ASRock Z490 Aqua Motherboard Review: The $1100 LC Monoblock Flagshipby Gavin Bonshor on October 2, 2020 10:00 AM EST
It is no secret that Intel's 10th generation processors are power-hungry. Intel has been squeezing every last drop of MHz out of the 14 nm process with its fastest desktop processors yet, but sometimes conventional air cooling just won't suffice for those wanting to push the limits even further. ASRock understands this, and building on the success of the elegant (yet wallet-emptying) AMD Aqua, the company unveiled an Intel version.
The Z490 Aqua comes equipped as a premium feature motherboard. The large integrated monoblock which cools both the CPU and the board's power delivery, amd it now features a very cool OLED display. There is also integrated Thunderbolt 3, 10 gigabit Ethernet, as well as its large 16-phase power delivery.
The Z490 Aqua: Time To Make a Splash
ASRock's highly premium and highly priced Z490 Aqua, on looks alone, exhudes over-engineering. As a marketing platform, over-engineering is a good thing, especially when the motherboard costs twice as much as the processor. From my perspective, the visual effect of the ASRock Z490 Aqua makes it one of the best-looking motherboards of all time. The design and implementation of its large CPU and VRM monoblock, with a seemingly endless amount of aluminum plating across the PCIe slot area, looks great. Not only that, but ASRock has included various areas of addressable RGB LEDs built onto the board, with an exquisite OLED panel that can display information ranging from CPU Voltage, CPU Temperature, and POST Status. It really sets it apart from the X570 Aqua we reviewed last year.
The ASRock Z490 Aqua is packed with features and appeal from top to bottom, with high-end enthusiasts using custom water cooling loops the primary target market. It includes one of the most premium desktop feature sets from any board we've seen from ASRock, with triple PCIe 3.0 x4 M.2 slots, eight SATA ports, and a solid networking array including a 10 gigabit Ethernet controller, with an additional 2.5 G port. An Intel-based Wi-Fi 6 CNVi provides both wireless networking and BT 5.1 capabilities, with an 8-layer PCB and 2 oz copper PCB for the board's finer circuitry.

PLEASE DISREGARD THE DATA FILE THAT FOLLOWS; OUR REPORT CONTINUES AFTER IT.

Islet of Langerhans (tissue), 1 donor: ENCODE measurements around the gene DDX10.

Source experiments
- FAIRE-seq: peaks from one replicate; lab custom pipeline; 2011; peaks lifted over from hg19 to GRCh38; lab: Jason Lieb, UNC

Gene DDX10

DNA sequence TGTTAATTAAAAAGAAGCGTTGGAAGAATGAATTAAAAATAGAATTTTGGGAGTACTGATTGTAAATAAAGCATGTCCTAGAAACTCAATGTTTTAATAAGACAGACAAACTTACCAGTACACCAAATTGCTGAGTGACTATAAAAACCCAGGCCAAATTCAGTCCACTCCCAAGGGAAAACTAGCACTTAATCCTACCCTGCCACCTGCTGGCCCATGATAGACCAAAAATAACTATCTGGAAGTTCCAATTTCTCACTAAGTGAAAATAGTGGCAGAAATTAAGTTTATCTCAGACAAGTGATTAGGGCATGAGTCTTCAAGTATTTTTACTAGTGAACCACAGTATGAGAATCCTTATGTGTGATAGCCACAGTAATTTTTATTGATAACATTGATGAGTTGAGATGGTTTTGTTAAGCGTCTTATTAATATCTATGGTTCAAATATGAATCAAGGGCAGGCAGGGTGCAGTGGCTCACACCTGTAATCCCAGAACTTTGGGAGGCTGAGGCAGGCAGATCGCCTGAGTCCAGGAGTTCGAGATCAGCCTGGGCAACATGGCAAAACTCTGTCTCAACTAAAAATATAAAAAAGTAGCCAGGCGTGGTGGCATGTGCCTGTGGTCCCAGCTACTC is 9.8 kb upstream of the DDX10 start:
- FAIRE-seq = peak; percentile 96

I got 99 problems, but an Aqua ain't one
Focusing on the power componentry of the Z490 Aqua, ASRock includes a large 16-phase power delivery, with fourteen premium 90A power stages for the CPU, with two 90A power stages for the SoC. It is cooled by the large custom monoblock, which is the board's main feature, which may be needed should users even attempt to use the power deliveries massive 1260 A current the CPU section is designed to deliver.
Another notable area is that the Z490 Aqua is well equipped in is connectivity, with an Intel Titan Ridge Thunderbolt 3 controller. This provides two 40 Gbps ports on the rear panel as well as with two mini DisplayPort inputs for users looking to leverage the multi-display capabilities of Thunderbolt 3. Also included are three additional USB 3.2 G2 Type-A and a single USB 3.2 G2 Type-C port, with four further USB 3.2 G1 Type-A ports. This is a lot of connectivity, so ASRock is trying to deliver on all areas with the Aqua, not just at enthusiasts and overclockers, but content creators too. ASRock also includes a premium audio solution with a separate DAC designed to boost users looking to use front panel audio.
In our test suite, the Aqua is very competitive with other Z490 models we have tested so far, with solid results in our DPC latency testing, which I will note is done at default settings with no OS tweaking. The figures in our power testing were a little more than normal in the idle power states, but the Aqua has lots of controllers and RGB, so it's easy to see why. In the computation and gaming tests, the Aqua showed no gaping flaws and was consistent with other boards in our charts.